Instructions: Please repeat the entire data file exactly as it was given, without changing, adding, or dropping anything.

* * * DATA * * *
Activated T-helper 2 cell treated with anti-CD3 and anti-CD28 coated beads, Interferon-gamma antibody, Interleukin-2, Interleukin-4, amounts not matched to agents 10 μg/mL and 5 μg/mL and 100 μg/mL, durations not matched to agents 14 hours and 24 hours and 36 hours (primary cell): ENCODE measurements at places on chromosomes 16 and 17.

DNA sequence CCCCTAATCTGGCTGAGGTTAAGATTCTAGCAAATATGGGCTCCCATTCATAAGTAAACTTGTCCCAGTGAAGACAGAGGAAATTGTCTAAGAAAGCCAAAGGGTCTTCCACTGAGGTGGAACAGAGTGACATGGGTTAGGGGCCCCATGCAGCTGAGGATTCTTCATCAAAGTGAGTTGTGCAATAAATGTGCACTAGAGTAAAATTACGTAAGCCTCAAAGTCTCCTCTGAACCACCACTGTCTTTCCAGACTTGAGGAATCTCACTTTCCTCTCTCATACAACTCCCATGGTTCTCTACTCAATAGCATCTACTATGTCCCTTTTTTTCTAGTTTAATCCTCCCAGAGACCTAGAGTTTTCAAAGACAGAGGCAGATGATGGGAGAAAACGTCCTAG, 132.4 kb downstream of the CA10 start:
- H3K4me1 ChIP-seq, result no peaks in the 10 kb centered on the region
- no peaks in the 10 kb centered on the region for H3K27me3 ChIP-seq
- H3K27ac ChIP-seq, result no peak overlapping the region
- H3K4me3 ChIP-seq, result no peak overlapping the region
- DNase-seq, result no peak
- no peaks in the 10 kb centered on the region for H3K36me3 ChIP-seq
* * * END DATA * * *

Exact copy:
Activated T-helper 2 cell treated with anti-CD3 and anti-CD28 coated beads, Interferon-gamma antibody, Interleukin-2, Interleukin-4, amounts not matched to agents 10 μg/mL and 5 μg/mL and 100 μg/mL, durations not matched to agents 14 hours and 24 hours and 36 hours (primary cell): ENCODE measurements at places on chromosomes 16 and 17.

DNA sequence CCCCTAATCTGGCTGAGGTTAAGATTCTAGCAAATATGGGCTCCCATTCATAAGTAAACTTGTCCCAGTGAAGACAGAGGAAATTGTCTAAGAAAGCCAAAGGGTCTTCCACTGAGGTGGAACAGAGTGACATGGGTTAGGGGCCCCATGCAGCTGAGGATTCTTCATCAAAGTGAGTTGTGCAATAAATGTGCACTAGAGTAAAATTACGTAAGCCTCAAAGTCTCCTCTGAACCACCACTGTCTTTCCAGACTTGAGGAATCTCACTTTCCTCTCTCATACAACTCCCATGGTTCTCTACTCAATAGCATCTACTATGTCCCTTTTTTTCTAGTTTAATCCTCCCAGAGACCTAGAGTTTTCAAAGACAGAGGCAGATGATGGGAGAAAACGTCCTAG, 132.4 kb downstream of the CA10 start:
- H3K4me1 ChIP-seq, result no peaks in the 10 kb centered on the region
- no peaks in the 10 kb centered on the region for H3K27me3 ChIP-seq
- H3K27ac ChIP-seq, result no peak overlapping the region
- H3K4me3 ChIP-seq, result no peak overlapping the region
- DNase-seq, result no peak
- no peaks in the 10 kb centered on the region for H3K36me3 ChIP-seq